Ones to Watch from The Chicago Squad that Brought You Vic Mensa
One of the stark realities of rap in the Internet age is that crews don’t collectively blow up the way they did in the ‘90s and early 2000s. The breakout solo act (think Drake or Tyler, the Creator) almost always comes first, and eventually, through savvy label bargaining or a constant pummeling of name drops and features, the secondary players begin to get their shine. Such is the case with Chicago’s Save Money, a squad of high school friends whose members include universally beloved gospel golden child Chance the Rapper, outspoken activist and Kanye acolyte Vic Mensa, and summer 2016 breakout star Joey Purp.
It’d be fair to expect that the other Save Money rappers are at least a step below their A-list counterparts, but in fact the other six MCs (producers Nico Segal, Papi Beatz, and Smoke Ono are also affiliated) each have their own distinct sound and swagger, as well as impressive bodies of work. What follows is a primer to bring you up to speed on the crew’s lesser known members, so when one of them inevitably blows up in 2017 (it’s like clockwork with these guys), you can say you saw it coming.
With a successful mixtape last year and a quality EP in 2016, Towkio (formerly Tokyo Shawn), is well positioned to be the next Save Money rapper to permeate the rap scene. His Chance collaboration “Heaven Only Knows” racked up 28 million SoundCloud plays and his album, Community Service 2, is a raucous collection of electronic-tinged club tunes. He isn’t an all-world lyricist like Chance or Purp, but he’s clever and clearly the group’s resident free spirit.
Essential Track: “Heaven Only Knows”
Kami de Chukwu
Joey Purp’s partner in the Chicago-based hip-hop group Leather Corduroys and 50 percent responsible for “Irie Trill Vibes,” a turn-up anthem so devoid of givable fucks its vocals distort multiple times due to screaming, Kami de Chukwu’s solo discography is actually quite brief. Still, his track “I Say” proves that he’s a top-flight lyricist with a knack for internal rhymes. He hasn’t put out a solo mixtape since 2012, but his no-frills style is perfect for purists.
Essential Track: “I Say”
In contrast to de Chukwu, Sterling Hayes’ focus is less on technical skill and more on translating emotion. He’s Save Money’s wild card, a vocalist who can embody Vince Staples-level nihilism on “Fuck It” (“What is my GPA? Fuck it / Pop me a Xan I’m like fuck it”) and then spout powerful socioeconomic commentary on “I Ain’t Shit” (“They say my momma not a millionaire / So I can’t be a millionaire”). His latest mixtape, “Antidepressant,” was a bit bloated, but his rawness is a true asset.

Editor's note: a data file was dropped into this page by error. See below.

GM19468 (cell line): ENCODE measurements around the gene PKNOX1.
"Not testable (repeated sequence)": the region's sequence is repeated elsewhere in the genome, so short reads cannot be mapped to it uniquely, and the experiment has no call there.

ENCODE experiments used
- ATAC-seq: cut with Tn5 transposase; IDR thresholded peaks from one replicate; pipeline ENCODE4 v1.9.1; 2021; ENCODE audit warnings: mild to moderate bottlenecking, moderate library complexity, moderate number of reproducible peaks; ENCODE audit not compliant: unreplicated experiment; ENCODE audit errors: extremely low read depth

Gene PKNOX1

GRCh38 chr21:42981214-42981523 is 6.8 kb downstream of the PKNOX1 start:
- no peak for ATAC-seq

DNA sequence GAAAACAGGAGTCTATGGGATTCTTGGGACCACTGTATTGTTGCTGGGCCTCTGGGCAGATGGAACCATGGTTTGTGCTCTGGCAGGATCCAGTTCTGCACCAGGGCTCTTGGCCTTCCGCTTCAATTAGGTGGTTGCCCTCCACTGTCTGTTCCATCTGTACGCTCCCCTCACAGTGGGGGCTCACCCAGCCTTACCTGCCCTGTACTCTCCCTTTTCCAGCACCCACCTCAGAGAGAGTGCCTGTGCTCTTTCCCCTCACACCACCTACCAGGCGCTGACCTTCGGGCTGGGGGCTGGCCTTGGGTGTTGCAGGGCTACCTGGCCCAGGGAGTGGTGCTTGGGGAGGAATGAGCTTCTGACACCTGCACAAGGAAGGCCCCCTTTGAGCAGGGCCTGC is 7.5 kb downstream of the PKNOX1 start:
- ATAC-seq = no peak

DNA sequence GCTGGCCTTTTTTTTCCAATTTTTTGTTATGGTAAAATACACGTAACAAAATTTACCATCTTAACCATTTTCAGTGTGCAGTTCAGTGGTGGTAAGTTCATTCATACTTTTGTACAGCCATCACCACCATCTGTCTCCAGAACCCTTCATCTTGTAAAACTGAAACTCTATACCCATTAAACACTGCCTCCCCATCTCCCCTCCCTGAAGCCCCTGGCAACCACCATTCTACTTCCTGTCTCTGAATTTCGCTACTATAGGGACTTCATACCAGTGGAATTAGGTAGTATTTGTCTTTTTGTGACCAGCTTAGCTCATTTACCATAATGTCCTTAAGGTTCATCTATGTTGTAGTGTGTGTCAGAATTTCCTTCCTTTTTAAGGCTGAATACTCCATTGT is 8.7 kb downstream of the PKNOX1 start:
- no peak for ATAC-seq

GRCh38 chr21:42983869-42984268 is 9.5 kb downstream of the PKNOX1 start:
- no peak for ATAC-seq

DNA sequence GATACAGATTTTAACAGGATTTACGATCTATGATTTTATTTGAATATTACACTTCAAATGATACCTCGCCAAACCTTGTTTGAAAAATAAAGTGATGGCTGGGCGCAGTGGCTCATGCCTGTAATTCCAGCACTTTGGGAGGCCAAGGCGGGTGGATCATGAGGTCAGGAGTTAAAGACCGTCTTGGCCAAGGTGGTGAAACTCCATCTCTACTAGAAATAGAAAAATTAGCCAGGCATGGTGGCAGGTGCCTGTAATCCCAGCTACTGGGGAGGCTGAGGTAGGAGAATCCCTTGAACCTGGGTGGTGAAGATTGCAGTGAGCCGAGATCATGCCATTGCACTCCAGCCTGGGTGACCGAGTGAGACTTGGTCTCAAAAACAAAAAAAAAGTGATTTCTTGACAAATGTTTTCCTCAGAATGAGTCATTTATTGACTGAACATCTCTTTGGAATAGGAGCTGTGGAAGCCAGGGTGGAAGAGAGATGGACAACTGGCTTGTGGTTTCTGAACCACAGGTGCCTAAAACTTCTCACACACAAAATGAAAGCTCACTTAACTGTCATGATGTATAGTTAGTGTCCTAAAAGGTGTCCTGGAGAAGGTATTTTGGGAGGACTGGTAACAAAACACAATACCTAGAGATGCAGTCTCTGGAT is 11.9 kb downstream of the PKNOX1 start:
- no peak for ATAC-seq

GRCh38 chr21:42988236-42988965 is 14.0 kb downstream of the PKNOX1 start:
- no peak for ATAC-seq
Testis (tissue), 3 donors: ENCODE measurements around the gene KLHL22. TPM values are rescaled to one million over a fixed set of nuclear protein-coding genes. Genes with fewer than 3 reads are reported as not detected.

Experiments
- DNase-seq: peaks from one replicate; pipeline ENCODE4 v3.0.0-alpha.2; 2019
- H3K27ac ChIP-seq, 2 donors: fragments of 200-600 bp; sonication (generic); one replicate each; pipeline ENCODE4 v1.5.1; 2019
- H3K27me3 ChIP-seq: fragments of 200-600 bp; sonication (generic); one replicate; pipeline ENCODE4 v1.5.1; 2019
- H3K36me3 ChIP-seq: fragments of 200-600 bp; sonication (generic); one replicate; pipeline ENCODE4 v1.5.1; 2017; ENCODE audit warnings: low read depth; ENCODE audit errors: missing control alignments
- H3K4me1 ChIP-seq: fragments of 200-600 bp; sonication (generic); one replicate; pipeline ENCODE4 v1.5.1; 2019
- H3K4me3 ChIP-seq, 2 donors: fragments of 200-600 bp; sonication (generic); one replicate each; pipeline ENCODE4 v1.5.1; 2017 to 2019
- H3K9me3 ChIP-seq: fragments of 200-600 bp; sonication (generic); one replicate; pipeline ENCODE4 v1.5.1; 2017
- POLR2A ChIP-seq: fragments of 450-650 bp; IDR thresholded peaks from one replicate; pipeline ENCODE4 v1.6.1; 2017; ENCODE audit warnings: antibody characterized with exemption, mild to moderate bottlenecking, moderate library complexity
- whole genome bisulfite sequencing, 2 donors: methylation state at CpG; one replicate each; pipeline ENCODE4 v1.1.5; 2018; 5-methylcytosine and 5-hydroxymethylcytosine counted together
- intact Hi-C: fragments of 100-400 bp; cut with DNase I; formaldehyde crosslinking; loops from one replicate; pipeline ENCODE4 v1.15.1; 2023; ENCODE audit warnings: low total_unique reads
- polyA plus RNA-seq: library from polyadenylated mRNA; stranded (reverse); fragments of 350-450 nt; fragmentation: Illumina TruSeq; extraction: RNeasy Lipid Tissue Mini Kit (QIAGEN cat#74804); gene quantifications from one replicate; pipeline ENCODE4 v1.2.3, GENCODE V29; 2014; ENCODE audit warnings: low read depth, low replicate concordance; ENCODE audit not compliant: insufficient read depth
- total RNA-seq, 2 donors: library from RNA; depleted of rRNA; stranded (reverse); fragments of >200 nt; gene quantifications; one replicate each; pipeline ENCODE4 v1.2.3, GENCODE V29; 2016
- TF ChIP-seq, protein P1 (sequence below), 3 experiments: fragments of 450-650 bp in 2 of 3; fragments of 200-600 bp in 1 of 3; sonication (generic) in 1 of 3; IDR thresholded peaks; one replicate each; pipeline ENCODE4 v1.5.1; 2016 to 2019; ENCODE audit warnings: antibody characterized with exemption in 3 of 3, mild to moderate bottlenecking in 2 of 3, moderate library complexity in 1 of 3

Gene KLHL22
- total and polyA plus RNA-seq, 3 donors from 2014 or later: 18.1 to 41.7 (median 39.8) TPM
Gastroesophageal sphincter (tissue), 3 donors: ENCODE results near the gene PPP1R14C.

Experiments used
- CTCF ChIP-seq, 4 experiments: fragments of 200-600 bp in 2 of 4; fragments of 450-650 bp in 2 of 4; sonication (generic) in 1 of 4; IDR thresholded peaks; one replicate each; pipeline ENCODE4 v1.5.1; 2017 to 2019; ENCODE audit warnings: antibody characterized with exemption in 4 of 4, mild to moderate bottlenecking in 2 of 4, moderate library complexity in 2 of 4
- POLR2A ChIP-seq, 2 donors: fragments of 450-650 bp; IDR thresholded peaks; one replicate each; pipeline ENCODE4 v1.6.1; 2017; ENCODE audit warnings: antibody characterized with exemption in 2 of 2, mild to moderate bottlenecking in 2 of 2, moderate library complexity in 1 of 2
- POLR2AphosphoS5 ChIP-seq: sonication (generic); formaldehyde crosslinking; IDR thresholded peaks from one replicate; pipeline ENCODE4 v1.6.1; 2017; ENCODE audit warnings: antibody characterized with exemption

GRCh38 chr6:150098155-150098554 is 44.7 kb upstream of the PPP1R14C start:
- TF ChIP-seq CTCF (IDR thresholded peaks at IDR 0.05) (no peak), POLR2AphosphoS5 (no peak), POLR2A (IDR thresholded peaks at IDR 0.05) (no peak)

Essential Track: “Fuck It”
Brian Fresco’s “Casanova” is one of 2016’s most underrated rap releases. The production on the mixtape is diverse and pristine, with Fresco flipping between Kanye-indebted chipmunk soul, druggy drill, and introspective instrumentation that recalls early Chance, all with ease. Fresco is a smooth, effortless storyteller who isn’t afraid to take a step back and inject some humor (an entire verse on his single “Bae” is sung to the tune of “99 Luftballons”). He’s perhaps the most diverse member of Save Money (including the newly minted stars), and could be the next fast-riser if he drops another project soon.
Essential Track: “Lonely”
Dally Auston presides over his tracks with an icy sense of poise. His 2014 “WestsidEP” mixtape showcased the rapper’s unflappable delivery over an assortment of melodic instrumentals that blended smoky jazz with skittering percussion. His recent single “All Dogs” is perhaps the best track of his career, filled with hard-earned, street savvy aphorisms and reminiscent of fellow west sider Saba’s acclaimed mistape “ComfortZone.”
Essential Track: “All Dogs”
Rapper-producer Caleb James has been pretty quiet on the solo front since dropping the 2013 mixtape “The Jones.“ His delivery is laid back and confident, and there’s a clear throwback tint to his flow. “The Jones” opener “Mr. Jones” utilizes a squirmy G-funk synth, and “No Go” flips Grandmaster Flash and the Furious Five’s “The Message.” His latest single, “All Black,” is a my-goons-got-goons street rap anthem that suggests he could be taking his sound in a different direction.
Essential Track: “All Black”
Images via DJ Booth and Pinterest.
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